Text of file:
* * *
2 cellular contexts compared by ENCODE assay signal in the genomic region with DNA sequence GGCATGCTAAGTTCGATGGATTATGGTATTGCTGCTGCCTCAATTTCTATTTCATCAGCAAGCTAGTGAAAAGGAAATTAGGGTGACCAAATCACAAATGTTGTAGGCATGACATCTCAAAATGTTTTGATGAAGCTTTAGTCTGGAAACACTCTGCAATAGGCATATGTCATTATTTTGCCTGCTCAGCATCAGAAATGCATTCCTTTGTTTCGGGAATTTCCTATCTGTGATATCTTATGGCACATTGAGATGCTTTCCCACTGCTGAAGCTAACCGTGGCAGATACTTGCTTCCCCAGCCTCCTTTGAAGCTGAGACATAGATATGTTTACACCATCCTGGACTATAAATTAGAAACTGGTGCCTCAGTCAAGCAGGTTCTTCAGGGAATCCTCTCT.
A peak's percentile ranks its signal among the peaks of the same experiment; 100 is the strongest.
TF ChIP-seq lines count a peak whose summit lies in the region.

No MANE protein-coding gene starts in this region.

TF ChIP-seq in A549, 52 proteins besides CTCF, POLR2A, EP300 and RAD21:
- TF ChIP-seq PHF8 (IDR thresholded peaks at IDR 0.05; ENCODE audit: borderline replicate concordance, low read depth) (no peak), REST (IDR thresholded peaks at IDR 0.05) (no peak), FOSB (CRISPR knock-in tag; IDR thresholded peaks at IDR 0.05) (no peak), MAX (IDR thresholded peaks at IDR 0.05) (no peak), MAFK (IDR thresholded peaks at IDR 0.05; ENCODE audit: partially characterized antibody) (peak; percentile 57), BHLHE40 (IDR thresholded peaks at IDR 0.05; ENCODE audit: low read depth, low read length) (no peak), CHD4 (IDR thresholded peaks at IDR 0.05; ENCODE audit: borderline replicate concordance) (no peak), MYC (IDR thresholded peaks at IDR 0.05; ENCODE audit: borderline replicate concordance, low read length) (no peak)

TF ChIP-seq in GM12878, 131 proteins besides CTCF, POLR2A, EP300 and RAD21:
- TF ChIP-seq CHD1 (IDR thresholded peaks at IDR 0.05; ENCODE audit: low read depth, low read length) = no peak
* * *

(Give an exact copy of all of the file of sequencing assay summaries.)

2 cellular contexts compared by ENCODE assay signal in the genomic region with DNA sequence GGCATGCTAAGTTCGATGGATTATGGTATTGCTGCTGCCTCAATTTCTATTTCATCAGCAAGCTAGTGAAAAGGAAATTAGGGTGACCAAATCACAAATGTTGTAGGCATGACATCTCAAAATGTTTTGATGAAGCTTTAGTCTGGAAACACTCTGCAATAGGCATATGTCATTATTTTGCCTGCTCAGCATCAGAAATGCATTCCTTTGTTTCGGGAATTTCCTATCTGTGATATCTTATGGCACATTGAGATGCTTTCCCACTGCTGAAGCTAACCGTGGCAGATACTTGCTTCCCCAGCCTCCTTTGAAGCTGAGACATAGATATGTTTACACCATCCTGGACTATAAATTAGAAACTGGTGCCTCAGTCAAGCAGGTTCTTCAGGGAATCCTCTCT.
A peak's percentile ranks its signal among the peaks of the same experiment; 100 is the strongest.
TF ChIP-seq lines count a peak whose summit lies in the region.

No MANE protein-coding gene starts in this region.

TF ChIP-seq in A549, 52 proteins besides CTCF, POLR2A, EP300 and RAD21:
- TF ChIP-seq PHF8 (IDR thresholded peaks at IDR 0.05; ENCODE audit: borderline replicate concordance, low read depth) (no peak), REST (IDR thresholded peaks at IDR 0.05) (no peak), FOSB (CRISPR knock-in tag; IDR thresholded peaks at IDR 0.05) (no peak), MAX (IDR thresholded peaks at IDR 0.05) (no peak), MAFK (IDR thresholded peaks at IDR 0.05; ENCODE audit: partially characterized antibody) (peak; percentile 57), BHLHE40 (IDR thresholded peaks at IDR 0.05; ENCODE audit: low read depth, low read length) (no peak), CHD4 (IDR thresholded peaks at IDR 0.05; ENCODE audit: borderline replicate concordance) (no peak), MYC (IDR thresholded peaks at IDR 0.05; ENCODE audit: borderline replicate concordance, low read length) (no peak)

TF ChIP-seq in GM12878, 131 proteins besides CTCF, POLR2A, EP300 and RAD21:
- TF ChIP-seq CHD1 (IDR thresholded peaks at IDR 0.05; ENCODE audit: low read depth, low read length) = no peak